65. 65. Gaza as Part of TB Coastal Aquifer1 February 2012 www.escwa.un.org 65 Messerschmid 2009
  66. 66. Gaza as Part of TB Coastal Aquifer• Chloride concentrations in public drinking water wells Messerschmid 20091 February 2012 www.escwa.un.org 66
  67. 67. Gaza - End of Humanity?• What is the World waiting for?• Gaza cannot be self-supplied with water … just like Manhattan• Desalination does not solve the main problems of the humanitarian and environmental crisis• Blockade is the greatest environmental hazard• Do we have to wait for Cholera? Messerschmid 20091 February 2012 www.escwa.un.org 67
  68. 68. Perspectives• No resolution of the water conflict without reallocation of freshwater• No viable Palestinian State without sufficient water.• Negotiated agreement must be based on equitable reallocation of shared water resources.• Equitable distribution with Palestinians without harm to Israel is possible.• Water can be used as a vehicle for peace, but is a source of further conflict. Zeitoun 20101 February 2012 www.escwa.un.org 68
  69. 69. Perspectives Friends of the Earth Middle East1 February 2012 www.escwa.un.org 69
  70. 70. Climate Change and Water in the Region Understanding Impacts Making Adaptation Work1 February 2012 www.escwa.un.org 70
  71. 71. Potential Impacts• Coupled with excessive population growth and rising living standards, climate change will exacerbate water scarcity conditions across the Arab world.• Persistent reduction of total annual precipitation coupled with rising temperatures will reduce water availability.• Higher temperatures will influence water quality and may cause additional sanitation problems1 February 2012 www.escwa.un.org 71
  72. 72. Potential Impacts• Changes in water availability – Increase system resilience through surface / underground storage and transfer capacity – Shift form surface to underground storage where applicable to reduce evaporation losses• Urban drainage networks - new dimensions – Sewage systems, storm runoff• Desalination - higher temperature in feed water may increase algae growth and risk of closure of plant intake – Improve intake procedures – Increase storage and transfer capacity• Infrastructure failures – Higher flooding intensities, frequencies – Higher temperatures,• Changes in hydraulic patterns and temperatures – Loss of snowpack storage in Lebanon, Oman, etc.• Groundwater recharge changes, impacts on spring and river discharges – Increase managed aquifer recharge schemes – Better monitoring and scientific understanding of recharge mechanism for predictive planning of alternatives, before springs cease• Seawater level rise – Increasing groundwater salinisation1 February 2012 www.escwa.un.org 72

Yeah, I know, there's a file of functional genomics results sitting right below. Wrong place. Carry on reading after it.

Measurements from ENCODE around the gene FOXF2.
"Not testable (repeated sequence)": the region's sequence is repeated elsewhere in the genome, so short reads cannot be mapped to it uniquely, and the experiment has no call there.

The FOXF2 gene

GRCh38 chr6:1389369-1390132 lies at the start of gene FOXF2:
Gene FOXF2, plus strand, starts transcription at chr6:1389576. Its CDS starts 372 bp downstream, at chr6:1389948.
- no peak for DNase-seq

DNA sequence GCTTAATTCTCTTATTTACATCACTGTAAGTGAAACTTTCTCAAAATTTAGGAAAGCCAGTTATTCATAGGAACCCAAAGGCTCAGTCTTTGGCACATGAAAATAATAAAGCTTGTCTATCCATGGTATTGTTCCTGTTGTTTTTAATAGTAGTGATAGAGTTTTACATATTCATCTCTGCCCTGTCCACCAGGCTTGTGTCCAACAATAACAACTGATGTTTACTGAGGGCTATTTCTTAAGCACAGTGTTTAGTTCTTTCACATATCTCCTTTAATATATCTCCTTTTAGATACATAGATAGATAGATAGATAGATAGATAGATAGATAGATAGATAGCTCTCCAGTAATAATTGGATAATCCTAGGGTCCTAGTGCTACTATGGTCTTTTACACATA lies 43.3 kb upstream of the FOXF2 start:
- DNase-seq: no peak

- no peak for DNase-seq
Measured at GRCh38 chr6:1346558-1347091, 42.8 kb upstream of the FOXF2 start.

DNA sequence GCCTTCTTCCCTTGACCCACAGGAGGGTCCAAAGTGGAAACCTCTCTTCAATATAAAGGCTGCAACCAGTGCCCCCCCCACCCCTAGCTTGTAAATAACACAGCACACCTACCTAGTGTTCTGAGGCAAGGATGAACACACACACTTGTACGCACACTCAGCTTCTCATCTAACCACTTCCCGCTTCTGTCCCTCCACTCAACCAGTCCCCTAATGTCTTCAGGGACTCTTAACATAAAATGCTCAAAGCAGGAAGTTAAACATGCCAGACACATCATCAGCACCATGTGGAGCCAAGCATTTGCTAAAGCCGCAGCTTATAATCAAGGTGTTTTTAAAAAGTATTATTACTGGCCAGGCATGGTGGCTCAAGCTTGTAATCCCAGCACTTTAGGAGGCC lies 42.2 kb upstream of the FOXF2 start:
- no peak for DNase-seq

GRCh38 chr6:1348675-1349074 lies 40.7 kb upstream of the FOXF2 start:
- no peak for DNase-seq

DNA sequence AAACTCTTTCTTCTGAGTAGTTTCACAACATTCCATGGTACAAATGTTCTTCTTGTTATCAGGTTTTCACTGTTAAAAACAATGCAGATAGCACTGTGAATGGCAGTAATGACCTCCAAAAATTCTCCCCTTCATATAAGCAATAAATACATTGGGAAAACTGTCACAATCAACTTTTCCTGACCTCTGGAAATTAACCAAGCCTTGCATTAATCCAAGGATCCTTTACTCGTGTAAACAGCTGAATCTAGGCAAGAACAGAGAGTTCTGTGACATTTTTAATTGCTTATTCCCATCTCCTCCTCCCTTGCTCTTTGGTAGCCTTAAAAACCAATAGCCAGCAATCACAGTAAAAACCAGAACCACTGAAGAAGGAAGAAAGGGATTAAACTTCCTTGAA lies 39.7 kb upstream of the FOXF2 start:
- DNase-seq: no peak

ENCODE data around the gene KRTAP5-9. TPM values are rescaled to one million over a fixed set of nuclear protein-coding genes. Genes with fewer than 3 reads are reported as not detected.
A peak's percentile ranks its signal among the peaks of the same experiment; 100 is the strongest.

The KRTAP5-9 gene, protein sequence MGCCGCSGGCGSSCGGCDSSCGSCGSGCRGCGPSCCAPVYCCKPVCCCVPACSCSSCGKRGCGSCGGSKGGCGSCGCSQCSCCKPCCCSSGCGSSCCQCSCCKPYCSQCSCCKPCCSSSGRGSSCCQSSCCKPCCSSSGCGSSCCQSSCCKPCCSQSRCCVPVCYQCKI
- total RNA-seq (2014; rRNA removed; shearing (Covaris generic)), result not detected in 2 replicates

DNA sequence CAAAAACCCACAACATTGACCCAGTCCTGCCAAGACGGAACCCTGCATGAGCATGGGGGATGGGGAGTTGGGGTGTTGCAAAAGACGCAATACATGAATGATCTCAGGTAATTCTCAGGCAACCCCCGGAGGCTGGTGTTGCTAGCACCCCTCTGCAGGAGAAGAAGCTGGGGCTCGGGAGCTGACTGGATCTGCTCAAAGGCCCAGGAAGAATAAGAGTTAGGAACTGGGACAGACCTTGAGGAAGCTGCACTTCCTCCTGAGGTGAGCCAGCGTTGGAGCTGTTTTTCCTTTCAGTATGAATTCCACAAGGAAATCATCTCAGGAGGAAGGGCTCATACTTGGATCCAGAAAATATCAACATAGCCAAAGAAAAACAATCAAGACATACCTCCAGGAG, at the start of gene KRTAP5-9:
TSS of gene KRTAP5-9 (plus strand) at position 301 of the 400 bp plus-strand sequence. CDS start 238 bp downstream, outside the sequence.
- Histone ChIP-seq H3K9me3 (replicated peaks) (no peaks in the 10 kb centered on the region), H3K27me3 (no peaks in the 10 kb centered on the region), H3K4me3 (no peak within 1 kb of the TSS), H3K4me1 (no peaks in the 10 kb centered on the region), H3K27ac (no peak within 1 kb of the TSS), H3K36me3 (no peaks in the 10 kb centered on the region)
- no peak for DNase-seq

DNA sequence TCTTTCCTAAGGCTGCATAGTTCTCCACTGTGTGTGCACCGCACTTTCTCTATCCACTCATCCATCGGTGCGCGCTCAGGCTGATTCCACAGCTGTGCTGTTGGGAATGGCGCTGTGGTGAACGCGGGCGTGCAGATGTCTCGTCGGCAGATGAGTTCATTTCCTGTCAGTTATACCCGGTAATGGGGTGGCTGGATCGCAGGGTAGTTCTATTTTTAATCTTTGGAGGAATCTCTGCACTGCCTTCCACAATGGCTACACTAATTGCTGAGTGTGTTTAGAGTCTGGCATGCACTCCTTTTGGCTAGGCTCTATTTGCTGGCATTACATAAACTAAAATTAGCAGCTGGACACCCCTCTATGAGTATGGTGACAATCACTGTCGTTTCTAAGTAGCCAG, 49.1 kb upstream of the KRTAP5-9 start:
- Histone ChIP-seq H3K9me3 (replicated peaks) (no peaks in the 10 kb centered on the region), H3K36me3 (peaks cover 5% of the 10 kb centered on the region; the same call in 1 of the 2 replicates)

73. 73. Change in Precipitation Hue shows change in mm/y. Saturation / intensity shows the change as percentage of 2005 PPTN. Evans, J.P., 2009. 21st Century Climate Change in the Middle East.1 February 2012 www.escwa.un.org 73
  74. 74. Change in Length of Dry Season Evans, J.P., 2009. 21st Century Climate Change in the Middle East.1 February 2012 www.escwa.un.org 74
  75. 75. Changes in RCM projections of seasonal precipitation (mm/season) across the region Mar to May 2070 Sep to Nov 2070Hemming, D. et al., 2007. Environmental Stresses from Detailed Climate Model Simulations for theMiddle East and Gulf Regions. Defense and Security Implications of Climate Change – Gulf Region1 February 2012 www.escwa.un.org 75
  76. 76. Changes in RCM projections of seasonal precipitation (mm/season) across the regionHemming, D. et al., 2007. Environmental Stresses from Detailed Climate Model Simulations for theMiddle East and Gulf Regions. Defense and Security Implications of Climate Change – Gulf Region1 February 2012 www.escwa.un.org 76
  77. 77. Water – Key Development Issues Facilitating Food Crisis Economic Growth Governance & Finance Water Resources Management Livable Water Supply Climate CitiesGrowth and Change Human Development Water Conflicts Decentralization Sanitation Peak Water Water Security Local human services Urbanization Irrigation Energy and and Rural Development Hydropower Poverty Impact Challenges Water, Climate and Environment Transboundary Water Financial Crisis WB, Saghir, 20101 February 2012 www.escwa.un.org 77
  78. 78. Main Messages• Water is everybody’s business.• Goal of many countries: National water strategy for water security, enough water for all demands.• Countries in the region are largely unable to sustain their water needs only from within their national boundaries.• All countries are already net water importers through food imports – virtual water.• Largest water consumer is agriculture, although rarely economically viable nor socially necessary.1 February 2012 www.escwa.un.org 78
  79. 79. Main Messages• Urgent need to change water, agriculture and population policies with regard to water consumption and protection.• Surface and groundwater is often transboundary, i.e. (needs to be) shared between neighbouring countries.• Effective und sustainable management of transboundary water needs willingness to cooperate for a more equitable sharing of the benefits from the common resource.• Without cooperation, without innovative integration of economic tools, social justice and environmental sustainable approaches, without regional and bilateral agreements on water, the region may actually slowly move towards a mass suicide.1 February 2012 www.escwa.un.org 79
  80. 80. Challenges to Water ResourcesManagement in the Middle EastAUT, Halat-Byblos, Lebanon Ralf Klingbeil17 Januar y 2012 Regional Advisor Environment & Water